For 40 years, Dee Snider has rocked crowds around the world as the frontman of the legendary rock band, Twisted Sister. As that chapter of his life came to a close, he was already busy penning a new one and has no intention of fading off into the sunset any time soon! In 2016, Snider struck out on his own to explore a different side of himself as a solo artist. His new album, ‘We Are The Ones,’ pairs the rock legend with Grammy®, Emmy®, and Oscar® winning songwriter Damon Ranger, for tunes hand selected for a contemporary audience. From the call-to-arms manifesto of “Rule the World,” to the anthemic bonding of “So What”, to the thematically soaring “Superhero,” the album truly shows a new side of the musical icon we have come to know through the years. In addition to an explosive cover of the Nine Inch Nails’ iconic track ‘Head Like A Hole”, the truly dynamic duo prepared a newly re-recorded acoustic version of “We’re Not Gonna Take It”, which has been tapped as the official anthem for The Recording Academy’s advocacy efforts. In short, this new collection of material from Dee Snider is every bit as powerful, energetic, and timely as the songs that thrust him into the limelight decades ago. One thing is for certain, Dee Snider is living proof that you can’t stop rock ‘n’ roll! Jason Price of Icon Vs. Icon caught up with Snider on Election Day to discuss his exciting new endeavor as a solo artist, the challenges of bringing ‘We Are The Ones” to life, his thoughts on the current state of our nation and The American Dream, and what he has in store for us in the year to come!
You have done it all through the years and we can definitely look to you as an inspiration. Going back to your early years, what went into finding your creative voice?
Going to the earliest inspiration, it was purely the desire to get attention! [laughs] I’m the oldest of six kids born in very rapid succession and the oldest grandchild, niece, or nephew. That all evaporated within about a year’s time. There was a very brief moment in time where I was like Simba in “The Lion King.” It was like The Circle of Life where they held me up over the village and everyone cheered. Then, all of a sudden, everyone started shitting out kids like it was a competition and I was just shoved aside! [laughs] That’s not a memory I have but something that I know affected me. The minute I saw that there was a way to get attention for rock ’n’ roll, I said, “Count me in!”
You’ve been at it now for decades and have been very successful along the way. In your opinion, what are the keys to longevity in this business?
Persistence. Refusing to accept the hand you are dealt. We are all going to the business with the same dream of “We’re going to make it,” and by we, I mean every aspiring musician. The same thing goes for athletes or anyone who has a dream of something more than just accepting mediocrity. You view it like it’s a finish line. As a kid, you think you will get across the finish line, will be set for life, and live happily ever after! Yay! Spike the ball! Run a victory lap! Then you get there and you’re like, “Oh shit! It’s not a finish line at all. It’s another starting point!” There is a very small percentage of people who have an ongoing, long career, whether it be in acting, music, or sports. The rest of us have a window of time. Then you’re expected to leave the stage and just go quietly into the night. Don’t go quietly into the night! Say, “No! I’m not done! I’m not through! I’m not ready to leave just yet!” I’m not ready to accept someone saying that my moment in the sun was 1984 to 1986, thank you very much! That mixed with a large degree of desperation, after you have burned through the money you made and wake up at 30-something, you’re married and you have three kids, and you have no income stream, drives me. It drives me to say, “Well, what else can I do that is going to challenge me, make me feel like I’m accomplishing something, satisfy me creatively and provide for my family?”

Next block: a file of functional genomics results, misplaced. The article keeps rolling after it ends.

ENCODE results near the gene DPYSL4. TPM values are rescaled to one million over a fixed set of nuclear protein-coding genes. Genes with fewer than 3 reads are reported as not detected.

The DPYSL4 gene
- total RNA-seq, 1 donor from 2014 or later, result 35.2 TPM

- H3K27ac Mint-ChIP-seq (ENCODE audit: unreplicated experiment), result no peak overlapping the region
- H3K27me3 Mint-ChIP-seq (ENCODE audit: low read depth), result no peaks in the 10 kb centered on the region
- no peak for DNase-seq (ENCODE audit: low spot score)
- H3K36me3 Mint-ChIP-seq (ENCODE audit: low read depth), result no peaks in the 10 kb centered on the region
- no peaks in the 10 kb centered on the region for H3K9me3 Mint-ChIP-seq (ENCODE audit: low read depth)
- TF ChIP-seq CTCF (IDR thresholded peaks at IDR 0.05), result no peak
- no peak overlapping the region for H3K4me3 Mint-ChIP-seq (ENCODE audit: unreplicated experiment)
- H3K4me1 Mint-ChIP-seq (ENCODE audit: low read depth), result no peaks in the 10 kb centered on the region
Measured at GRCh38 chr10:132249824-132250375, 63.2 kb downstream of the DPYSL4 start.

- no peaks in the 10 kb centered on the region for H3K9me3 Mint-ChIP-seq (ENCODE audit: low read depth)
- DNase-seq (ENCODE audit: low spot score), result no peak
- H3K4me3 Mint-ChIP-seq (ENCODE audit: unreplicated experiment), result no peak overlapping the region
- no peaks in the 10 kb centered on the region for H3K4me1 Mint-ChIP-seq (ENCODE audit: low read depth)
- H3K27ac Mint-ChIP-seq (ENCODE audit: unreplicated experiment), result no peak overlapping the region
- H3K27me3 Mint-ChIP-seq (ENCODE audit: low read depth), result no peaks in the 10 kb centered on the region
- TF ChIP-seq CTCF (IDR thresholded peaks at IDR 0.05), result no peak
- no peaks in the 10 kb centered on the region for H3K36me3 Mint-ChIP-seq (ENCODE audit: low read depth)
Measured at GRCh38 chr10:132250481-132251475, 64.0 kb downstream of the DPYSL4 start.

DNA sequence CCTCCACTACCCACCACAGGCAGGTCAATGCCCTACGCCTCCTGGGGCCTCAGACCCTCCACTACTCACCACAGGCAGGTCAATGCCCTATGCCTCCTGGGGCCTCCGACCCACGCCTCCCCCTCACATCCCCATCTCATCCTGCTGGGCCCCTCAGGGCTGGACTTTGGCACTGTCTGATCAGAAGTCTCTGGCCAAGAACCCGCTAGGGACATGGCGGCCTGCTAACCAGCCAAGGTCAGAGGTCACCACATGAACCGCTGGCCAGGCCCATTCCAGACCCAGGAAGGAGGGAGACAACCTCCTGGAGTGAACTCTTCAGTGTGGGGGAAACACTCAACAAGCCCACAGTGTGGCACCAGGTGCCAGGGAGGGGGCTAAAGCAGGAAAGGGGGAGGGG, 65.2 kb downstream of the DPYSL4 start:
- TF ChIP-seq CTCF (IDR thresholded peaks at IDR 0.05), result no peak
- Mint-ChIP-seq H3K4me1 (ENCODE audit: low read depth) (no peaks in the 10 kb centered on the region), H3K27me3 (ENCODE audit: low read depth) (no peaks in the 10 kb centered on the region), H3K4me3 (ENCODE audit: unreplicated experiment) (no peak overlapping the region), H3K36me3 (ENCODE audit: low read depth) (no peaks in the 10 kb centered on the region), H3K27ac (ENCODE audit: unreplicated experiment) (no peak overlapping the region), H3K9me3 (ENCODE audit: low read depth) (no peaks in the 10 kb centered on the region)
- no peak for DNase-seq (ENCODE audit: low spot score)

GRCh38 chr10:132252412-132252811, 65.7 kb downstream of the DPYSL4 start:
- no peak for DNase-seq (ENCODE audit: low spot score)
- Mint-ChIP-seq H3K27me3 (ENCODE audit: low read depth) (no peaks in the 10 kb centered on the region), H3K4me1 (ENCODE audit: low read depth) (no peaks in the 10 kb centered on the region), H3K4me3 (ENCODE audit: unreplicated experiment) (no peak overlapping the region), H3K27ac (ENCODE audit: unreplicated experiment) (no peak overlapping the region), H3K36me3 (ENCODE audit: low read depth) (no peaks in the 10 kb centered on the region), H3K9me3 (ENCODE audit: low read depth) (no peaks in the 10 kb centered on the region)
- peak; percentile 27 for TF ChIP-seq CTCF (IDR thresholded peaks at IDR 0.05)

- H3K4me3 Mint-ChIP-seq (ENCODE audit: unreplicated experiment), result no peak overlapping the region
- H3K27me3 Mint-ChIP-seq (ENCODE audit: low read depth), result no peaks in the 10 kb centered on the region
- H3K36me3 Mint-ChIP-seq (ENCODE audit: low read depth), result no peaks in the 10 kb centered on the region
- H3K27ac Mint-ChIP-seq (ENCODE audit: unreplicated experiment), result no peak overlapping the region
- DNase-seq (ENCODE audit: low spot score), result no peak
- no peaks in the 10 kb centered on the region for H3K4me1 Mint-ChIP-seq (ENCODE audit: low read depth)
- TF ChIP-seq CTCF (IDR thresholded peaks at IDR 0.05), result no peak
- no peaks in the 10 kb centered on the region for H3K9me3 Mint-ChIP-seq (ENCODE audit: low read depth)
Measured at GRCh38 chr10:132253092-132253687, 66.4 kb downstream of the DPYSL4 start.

With that said, you get to meet a lot of people from all walks of life and all corners of the country. What is your take on The American Dream in this day and age?
The American Dream is absolutely alive and well. Bono said, and I’m not a big U2 fan, that America is the greatest idea that anybody ever invented; it’s an incredible ideal. The Dream is part of that America. I don’t think it’s being represented properly, executed properly or living up to the expectations of our forefathers or their vision. That’s not being unpatriotic; that is being ultimately patriotic and saying that something needs to be done. That is the inspiration for “We Are The Ones.” “We Are The Ones,” as a project, coincided with the presidential campaign season. I started on the album a little over 18 months ago and that’s right around when the whole electoral process started. It’s very inspired by the fact that we are in a situation today, with the candidates that we are offered and the environment in Washington, that we have allowed to happen. The we in “We Are The Ones” and the we in “We allowed it to happen,” are the average Janes and Joes. They are The people working the jobs, paying the taxes and fighting the wars. We are living and working The American Dream. While we just want to do the right thing, we have allowed the extreme left and the extreme right to take control and decide things for us. I have been screaming since “We’re Not Gonna Take It” that people need to step up, let their voices be heard, and not sit there quietly. Make a damn stink! Let people know what you think and how you feel! Most of us, the vast majority, are in the middle, trying to make sense of it all and make the best choices and decisions for ourselves, for our families and for the world. Meanwhile, we have crazy people running the show!